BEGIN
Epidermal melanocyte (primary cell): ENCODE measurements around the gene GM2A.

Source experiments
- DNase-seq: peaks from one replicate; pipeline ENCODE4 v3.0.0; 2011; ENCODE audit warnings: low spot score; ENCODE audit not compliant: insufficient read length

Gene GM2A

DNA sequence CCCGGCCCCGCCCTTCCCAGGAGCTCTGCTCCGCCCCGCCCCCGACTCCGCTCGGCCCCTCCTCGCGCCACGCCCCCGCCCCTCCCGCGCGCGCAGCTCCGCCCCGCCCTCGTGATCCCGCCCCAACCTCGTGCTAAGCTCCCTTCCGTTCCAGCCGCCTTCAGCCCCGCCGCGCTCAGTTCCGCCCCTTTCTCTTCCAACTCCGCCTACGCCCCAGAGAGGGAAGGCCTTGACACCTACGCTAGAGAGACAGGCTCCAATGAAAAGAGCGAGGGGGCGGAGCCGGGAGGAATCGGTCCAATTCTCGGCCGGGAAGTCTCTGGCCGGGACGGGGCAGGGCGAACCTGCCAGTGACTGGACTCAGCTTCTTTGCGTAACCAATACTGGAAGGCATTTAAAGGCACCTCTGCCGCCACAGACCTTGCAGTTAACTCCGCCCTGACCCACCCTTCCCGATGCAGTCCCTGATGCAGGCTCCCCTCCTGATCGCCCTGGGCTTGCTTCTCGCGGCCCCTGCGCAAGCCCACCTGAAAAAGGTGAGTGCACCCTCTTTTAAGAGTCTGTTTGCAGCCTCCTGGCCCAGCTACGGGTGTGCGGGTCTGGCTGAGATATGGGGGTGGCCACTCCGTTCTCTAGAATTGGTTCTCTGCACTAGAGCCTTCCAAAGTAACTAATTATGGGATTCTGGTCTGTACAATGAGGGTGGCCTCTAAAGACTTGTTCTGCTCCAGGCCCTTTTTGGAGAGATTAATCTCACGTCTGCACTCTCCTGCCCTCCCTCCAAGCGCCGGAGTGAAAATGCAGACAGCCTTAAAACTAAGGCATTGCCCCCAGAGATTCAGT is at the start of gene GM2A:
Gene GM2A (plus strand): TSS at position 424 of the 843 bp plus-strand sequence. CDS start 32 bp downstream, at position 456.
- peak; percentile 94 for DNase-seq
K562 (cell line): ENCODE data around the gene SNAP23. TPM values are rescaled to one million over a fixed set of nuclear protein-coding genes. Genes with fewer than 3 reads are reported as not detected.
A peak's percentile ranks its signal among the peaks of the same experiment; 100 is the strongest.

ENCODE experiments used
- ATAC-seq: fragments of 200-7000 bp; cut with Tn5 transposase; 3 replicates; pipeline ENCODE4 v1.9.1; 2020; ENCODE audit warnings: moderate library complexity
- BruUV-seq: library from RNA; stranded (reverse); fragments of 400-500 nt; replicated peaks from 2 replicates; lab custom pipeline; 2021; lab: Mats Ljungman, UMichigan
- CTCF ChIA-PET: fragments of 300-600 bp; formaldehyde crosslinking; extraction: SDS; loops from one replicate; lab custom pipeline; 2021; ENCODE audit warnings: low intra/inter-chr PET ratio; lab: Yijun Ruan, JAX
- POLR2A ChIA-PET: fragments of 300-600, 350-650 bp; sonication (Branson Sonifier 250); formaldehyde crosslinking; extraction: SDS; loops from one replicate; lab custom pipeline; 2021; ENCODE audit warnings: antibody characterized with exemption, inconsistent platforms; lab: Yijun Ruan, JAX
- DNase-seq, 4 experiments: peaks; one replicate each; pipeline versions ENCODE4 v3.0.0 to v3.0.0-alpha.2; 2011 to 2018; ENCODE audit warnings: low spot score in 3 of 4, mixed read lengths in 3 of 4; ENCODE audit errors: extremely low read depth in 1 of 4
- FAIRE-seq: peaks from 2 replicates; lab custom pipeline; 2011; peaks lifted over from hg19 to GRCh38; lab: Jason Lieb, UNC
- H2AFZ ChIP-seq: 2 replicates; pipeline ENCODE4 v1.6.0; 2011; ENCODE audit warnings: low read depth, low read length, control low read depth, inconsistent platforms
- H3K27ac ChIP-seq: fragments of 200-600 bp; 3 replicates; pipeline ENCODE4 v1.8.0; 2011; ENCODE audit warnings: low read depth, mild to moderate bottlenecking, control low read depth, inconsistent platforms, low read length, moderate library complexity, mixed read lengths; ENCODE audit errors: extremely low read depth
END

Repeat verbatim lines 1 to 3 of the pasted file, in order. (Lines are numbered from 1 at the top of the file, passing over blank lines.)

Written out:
Epidermal melanocyte (primary cell): ENCODE measurements around the gene GM2A.

Source experiments
- DNase-seq: peaks from one replicate; pipeline ENCODE4 v3.0.0; 2011; ENCODE audit warnings: low spot score; ENCODE audit not compliant: insufficient read length